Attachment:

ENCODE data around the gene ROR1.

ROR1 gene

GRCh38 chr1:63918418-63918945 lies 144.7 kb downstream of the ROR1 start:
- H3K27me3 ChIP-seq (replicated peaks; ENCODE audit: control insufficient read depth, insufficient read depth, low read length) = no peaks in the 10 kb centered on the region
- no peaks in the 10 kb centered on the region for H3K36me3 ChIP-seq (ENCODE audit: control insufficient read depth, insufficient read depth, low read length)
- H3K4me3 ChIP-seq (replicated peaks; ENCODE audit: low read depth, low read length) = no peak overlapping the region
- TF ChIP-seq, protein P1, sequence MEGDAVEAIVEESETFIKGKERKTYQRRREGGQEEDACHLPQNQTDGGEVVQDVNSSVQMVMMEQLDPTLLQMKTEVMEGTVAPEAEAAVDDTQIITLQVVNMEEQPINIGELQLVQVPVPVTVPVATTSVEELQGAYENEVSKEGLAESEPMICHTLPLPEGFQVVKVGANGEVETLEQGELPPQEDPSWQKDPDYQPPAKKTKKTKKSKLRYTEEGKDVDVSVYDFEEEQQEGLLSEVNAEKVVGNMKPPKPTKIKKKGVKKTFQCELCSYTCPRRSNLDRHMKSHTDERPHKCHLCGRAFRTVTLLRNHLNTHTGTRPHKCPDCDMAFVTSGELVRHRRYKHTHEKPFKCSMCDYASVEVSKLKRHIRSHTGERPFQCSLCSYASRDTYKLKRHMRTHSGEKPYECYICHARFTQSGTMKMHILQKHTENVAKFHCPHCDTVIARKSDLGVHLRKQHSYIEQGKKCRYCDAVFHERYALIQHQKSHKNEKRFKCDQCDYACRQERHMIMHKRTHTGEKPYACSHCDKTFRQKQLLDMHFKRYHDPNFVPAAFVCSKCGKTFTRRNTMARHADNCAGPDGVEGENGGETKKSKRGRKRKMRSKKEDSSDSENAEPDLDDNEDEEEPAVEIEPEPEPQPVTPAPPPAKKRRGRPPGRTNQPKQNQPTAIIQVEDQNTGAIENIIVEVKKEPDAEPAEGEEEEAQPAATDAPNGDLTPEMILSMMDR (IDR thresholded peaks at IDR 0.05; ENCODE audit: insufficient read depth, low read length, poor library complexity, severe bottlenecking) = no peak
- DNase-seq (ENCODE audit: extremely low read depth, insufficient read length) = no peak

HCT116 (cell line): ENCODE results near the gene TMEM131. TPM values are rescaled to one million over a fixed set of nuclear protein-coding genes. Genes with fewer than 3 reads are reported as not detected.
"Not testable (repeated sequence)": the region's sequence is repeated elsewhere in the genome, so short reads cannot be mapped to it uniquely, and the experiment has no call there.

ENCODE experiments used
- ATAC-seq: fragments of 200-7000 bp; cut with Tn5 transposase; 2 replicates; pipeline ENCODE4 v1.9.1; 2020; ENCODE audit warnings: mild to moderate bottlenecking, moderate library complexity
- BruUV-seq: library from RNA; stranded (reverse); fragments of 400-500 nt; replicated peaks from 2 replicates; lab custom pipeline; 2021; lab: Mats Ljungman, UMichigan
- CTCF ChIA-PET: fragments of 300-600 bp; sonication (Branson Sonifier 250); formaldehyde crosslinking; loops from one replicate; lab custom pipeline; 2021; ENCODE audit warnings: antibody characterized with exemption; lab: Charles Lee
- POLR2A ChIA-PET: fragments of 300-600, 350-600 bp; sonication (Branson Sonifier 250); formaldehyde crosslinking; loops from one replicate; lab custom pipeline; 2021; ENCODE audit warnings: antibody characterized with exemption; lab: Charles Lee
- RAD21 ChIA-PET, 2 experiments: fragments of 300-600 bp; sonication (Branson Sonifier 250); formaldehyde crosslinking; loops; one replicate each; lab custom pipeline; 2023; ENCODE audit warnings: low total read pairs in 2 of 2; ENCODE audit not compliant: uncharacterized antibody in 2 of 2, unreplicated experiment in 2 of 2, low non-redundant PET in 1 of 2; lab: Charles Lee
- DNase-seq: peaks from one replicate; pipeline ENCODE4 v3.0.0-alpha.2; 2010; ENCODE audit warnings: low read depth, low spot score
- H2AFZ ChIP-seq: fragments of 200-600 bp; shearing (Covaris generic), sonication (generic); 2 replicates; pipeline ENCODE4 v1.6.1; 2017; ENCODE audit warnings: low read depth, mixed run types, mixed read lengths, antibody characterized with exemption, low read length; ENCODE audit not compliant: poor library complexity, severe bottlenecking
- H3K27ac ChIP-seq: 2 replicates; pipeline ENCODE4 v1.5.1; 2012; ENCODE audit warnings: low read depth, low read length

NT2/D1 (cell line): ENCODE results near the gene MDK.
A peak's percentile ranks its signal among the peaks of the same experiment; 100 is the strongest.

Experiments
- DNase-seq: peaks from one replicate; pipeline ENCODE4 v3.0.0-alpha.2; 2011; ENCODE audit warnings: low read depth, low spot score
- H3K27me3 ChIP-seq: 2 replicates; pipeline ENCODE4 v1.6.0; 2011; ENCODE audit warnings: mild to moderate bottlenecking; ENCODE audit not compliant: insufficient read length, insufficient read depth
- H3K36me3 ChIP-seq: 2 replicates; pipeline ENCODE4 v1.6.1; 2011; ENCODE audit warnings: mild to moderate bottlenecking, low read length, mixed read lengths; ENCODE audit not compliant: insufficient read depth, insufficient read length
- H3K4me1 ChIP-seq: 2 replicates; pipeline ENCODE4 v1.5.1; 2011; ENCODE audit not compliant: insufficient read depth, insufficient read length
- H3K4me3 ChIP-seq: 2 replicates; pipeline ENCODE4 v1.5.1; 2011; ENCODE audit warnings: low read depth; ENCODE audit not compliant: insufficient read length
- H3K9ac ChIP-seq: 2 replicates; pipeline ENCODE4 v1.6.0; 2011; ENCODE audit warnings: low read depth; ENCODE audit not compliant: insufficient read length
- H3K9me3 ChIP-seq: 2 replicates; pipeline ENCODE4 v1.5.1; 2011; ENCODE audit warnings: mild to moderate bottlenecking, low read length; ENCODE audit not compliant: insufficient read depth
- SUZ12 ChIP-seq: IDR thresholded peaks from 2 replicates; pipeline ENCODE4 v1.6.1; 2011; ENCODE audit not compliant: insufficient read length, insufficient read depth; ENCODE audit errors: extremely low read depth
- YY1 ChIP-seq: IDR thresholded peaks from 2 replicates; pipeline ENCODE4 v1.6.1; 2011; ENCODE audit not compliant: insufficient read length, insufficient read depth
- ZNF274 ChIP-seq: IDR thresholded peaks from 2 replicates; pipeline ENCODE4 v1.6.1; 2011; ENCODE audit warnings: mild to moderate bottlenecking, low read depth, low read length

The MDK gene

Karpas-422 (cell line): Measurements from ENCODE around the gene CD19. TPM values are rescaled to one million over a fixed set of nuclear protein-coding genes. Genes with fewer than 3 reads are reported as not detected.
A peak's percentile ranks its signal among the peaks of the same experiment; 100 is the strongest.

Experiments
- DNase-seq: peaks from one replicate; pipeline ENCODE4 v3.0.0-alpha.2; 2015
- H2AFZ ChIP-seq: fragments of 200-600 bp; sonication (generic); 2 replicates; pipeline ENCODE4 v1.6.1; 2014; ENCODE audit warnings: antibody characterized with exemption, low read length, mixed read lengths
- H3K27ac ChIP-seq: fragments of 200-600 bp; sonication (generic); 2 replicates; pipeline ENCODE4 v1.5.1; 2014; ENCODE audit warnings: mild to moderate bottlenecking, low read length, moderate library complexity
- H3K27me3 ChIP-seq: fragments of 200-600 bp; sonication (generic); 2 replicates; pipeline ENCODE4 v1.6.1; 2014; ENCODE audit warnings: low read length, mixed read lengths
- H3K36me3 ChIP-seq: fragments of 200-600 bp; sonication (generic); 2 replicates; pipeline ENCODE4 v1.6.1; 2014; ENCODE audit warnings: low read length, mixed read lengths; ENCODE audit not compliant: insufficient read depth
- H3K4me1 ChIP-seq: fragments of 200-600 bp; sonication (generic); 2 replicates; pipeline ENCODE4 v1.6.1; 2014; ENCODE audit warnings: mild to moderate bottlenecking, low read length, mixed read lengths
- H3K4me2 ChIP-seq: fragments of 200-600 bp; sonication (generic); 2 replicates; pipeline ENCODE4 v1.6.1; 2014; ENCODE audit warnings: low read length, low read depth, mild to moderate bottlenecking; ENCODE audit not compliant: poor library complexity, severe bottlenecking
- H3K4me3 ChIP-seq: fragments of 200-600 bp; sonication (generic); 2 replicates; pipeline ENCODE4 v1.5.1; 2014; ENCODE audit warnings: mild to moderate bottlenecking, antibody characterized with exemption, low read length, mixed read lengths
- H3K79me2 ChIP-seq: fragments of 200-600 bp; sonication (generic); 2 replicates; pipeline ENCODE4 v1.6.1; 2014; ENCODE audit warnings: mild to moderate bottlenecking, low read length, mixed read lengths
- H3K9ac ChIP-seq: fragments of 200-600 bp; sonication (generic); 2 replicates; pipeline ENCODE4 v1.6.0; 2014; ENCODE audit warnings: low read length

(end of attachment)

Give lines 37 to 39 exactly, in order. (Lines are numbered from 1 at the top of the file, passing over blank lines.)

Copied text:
- DNase-seq: peaks from one replicate; pipeline ENCODE4 v3.0.0-alpha.2; 2015
- H2AFZ ChIP-seq: fragments of 200-600 bp; sonication (generic); 2 replicates; pipeline ENCODE4 v1.6.1; 2014; ENCODE audit warnings: antibody characterized with exemption, low read length, mixed read lengths
- H3K27ac ChIP-seq: fragments of 200-600 bp; sonication (generic); 2 replicates; pipeline ENCODE4 v1.5.1; 2014; ENCODE audit warnings: mild to moderate bottlenecking, low read length, moderate library complexity